Lake committee waits to commit to budget recommendation
Last week, the Mitchell City Council allocated $250,000 in the 2019 budget toward the cleanup of Lake Mitchell.
This week, during its Monday afternoon meeting at the Mitchell Recreation Center, the Lake Mitchell Advisory Committee decided it's in no hurry to make a recommendation on how that $250,000 should be spent.
"I don't feel any urgency to say, 'This is how we've got to spend that money' tonight," Committee President Joe Kippes said. "I don't think we have to do that here."
The money was originally earmarked for the structural design of the drawdown spillway modification and other parts of the plan proposed by Fyra Engineering, but committee member and Parks, Recreation and Forestry Director Nathan Powell said that the money's purpose can actually be determined at a later date.
The budgeted money can't be used until the 2019 fiscal year begins in January, and the committee plans to use that time to conduct research on how it could best be used and to keep the council updated on the findings.
While that $250,000 is what's been set aside in the city's 2019 budget as strictly for the water quality improvement plan that the committee has been refining since it was formed, it's not the only part of the budget that impacts the lake. For instance, part of the budget is set to build restrooms at Sandy Beach, and $50,000 was set aside for creating a dock area at the lake.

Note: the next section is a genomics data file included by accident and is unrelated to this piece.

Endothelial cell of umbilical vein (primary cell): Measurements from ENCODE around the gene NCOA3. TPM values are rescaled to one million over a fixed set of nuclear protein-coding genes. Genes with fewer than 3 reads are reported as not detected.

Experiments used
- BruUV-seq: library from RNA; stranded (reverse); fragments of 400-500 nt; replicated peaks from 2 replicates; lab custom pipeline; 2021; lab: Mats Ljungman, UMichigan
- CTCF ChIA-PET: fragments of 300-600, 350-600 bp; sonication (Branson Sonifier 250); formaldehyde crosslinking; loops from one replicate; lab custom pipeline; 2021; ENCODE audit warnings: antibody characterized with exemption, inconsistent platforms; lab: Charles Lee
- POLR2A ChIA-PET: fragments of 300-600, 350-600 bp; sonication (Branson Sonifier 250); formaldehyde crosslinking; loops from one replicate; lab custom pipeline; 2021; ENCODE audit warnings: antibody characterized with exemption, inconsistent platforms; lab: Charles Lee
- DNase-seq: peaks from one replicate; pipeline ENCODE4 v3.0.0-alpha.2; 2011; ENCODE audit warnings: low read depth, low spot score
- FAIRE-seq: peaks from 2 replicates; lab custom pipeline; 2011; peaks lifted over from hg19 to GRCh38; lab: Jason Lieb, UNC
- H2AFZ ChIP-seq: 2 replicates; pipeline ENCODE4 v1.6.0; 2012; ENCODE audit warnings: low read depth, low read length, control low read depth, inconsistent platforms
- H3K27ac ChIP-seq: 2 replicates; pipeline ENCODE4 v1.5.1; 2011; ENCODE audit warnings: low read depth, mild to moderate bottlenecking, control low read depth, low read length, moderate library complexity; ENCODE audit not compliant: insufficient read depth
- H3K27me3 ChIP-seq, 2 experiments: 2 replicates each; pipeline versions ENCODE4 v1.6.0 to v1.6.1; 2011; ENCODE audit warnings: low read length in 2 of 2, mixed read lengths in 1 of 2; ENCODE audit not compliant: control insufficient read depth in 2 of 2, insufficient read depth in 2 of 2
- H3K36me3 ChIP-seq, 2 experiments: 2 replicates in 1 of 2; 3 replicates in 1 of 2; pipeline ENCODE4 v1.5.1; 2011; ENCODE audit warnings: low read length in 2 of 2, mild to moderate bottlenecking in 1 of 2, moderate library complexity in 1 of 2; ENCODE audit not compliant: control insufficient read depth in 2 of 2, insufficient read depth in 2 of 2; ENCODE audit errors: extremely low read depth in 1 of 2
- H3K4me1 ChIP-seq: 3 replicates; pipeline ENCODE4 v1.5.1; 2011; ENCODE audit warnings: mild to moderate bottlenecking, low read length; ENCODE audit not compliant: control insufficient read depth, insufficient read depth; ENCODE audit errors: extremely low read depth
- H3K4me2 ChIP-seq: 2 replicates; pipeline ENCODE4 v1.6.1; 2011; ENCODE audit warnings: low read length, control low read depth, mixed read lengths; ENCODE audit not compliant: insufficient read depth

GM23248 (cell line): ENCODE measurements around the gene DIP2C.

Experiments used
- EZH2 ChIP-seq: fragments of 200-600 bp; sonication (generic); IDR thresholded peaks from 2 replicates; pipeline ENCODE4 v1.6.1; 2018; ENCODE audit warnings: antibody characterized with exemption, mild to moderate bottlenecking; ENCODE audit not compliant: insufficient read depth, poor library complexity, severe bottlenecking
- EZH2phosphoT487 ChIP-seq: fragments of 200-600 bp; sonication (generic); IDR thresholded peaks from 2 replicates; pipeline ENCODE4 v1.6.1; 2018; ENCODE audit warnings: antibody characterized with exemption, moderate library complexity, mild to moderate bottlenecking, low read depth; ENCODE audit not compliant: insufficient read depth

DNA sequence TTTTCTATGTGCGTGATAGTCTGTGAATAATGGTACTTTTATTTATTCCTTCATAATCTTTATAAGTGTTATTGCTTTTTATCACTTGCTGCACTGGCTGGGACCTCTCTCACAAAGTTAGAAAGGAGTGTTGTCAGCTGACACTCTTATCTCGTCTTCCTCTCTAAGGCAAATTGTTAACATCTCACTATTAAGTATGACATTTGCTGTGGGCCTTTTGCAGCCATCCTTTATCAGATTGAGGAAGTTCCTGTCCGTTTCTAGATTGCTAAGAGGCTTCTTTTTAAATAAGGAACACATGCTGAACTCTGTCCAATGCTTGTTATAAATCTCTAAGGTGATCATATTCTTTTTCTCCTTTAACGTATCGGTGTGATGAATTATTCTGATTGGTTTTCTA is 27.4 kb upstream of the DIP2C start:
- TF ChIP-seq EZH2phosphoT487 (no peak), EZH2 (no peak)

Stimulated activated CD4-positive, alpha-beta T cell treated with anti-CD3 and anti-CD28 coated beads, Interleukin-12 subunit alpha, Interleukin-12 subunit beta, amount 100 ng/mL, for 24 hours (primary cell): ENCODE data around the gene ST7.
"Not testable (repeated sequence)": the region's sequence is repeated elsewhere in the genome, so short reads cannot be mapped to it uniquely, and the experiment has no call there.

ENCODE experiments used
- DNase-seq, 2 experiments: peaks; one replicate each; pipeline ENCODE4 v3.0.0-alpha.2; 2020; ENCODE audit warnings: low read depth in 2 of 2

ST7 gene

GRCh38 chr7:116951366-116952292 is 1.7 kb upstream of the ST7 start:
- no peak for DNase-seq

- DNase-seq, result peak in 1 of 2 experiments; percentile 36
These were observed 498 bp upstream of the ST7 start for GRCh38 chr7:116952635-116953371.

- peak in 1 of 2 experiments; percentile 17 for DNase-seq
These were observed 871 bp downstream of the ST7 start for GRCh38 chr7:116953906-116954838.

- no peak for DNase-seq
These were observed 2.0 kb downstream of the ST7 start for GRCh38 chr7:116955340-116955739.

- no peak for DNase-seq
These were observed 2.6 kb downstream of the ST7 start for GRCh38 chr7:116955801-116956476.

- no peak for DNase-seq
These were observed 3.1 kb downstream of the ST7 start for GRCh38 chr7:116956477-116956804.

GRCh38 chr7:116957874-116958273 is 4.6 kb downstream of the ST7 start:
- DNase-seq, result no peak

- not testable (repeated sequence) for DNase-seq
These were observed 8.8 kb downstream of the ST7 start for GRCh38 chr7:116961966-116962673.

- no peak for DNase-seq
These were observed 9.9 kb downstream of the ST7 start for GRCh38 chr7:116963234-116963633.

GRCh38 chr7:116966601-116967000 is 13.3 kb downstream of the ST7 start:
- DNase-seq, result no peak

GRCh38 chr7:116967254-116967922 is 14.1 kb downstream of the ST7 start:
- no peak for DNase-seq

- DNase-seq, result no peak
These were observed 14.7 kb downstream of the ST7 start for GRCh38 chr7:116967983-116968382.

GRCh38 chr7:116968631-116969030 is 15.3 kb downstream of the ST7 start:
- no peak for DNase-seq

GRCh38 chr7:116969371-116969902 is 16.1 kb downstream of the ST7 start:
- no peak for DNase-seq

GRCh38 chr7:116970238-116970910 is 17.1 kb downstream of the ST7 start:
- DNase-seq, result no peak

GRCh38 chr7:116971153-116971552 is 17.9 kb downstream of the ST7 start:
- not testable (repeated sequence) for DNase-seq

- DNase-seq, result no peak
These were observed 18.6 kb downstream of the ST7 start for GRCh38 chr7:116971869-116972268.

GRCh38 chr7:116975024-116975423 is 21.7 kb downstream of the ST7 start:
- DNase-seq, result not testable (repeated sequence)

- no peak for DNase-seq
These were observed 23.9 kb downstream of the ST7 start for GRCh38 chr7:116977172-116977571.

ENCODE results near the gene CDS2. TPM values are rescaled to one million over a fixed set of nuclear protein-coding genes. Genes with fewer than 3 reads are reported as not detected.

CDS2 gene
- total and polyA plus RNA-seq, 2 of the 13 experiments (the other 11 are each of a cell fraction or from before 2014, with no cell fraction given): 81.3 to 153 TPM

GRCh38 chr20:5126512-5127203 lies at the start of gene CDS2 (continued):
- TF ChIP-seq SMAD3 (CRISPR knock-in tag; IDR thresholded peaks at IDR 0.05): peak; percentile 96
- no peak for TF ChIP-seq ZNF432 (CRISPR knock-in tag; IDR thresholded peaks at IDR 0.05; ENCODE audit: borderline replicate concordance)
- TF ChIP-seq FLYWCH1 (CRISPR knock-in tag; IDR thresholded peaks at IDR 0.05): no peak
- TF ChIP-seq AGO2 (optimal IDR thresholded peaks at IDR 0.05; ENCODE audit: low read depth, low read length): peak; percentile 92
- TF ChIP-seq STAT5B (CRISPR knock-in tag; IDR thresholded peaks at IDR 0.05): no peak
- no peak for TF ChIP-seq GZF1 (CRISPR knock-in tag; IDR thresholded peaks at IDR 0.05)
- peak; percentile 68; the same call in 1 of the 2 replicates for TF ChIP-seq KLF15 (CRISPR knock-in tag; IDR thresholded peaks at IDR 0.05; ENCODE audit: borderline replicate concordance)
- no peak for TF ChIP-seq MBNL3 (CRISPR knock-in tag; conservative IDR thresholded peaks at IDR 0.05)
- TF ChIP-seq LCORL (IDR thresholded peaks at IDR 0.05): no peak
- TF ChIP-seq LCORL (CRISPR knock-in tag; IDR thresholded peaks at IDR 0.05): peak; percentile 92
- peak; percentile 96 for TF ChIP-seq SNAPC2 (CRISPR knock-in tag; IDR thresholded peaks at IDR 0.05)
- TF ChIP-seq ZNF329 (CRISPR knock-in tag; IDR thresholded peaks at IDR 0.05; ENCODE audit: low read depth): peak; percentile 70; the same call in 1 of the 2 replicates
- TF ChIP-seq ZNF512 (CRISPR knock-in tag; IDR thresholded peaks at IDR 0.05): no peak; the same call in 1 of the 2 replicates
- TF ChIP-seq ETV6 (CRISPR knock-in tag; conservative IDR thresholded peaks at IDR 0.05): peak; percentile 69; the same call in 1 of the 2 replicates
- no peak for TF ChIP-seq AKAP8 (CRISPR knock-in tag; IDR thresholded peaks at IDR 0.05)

Also included is $978,000 for general watershed improvements from a grant that the James River Watershed Development District will have access to through the state of South Dakota.
"If we continue to invest in the lake, it should only create more incentive to make sure something happens with the water quality," Kippes said. "Ideally, you'd have your nice, clean lake, and then you'd invest in it, but it might not go in that order, necessarily."
Kippes said he was surprised at how few people in the community had come to him to ask about the lake following his presentation to the Mitchell City Council last week.
Other committee members said that of the people who asked them about the future of the lake, the general consensus is that people want the lake to be cleaned, whether that comes with a $19.2 million price tag or not.
"The conversation I get is, 'How are you going to pay for it?'" Kippes said. "That's a good question, and that's what I tell them. We don't know yet."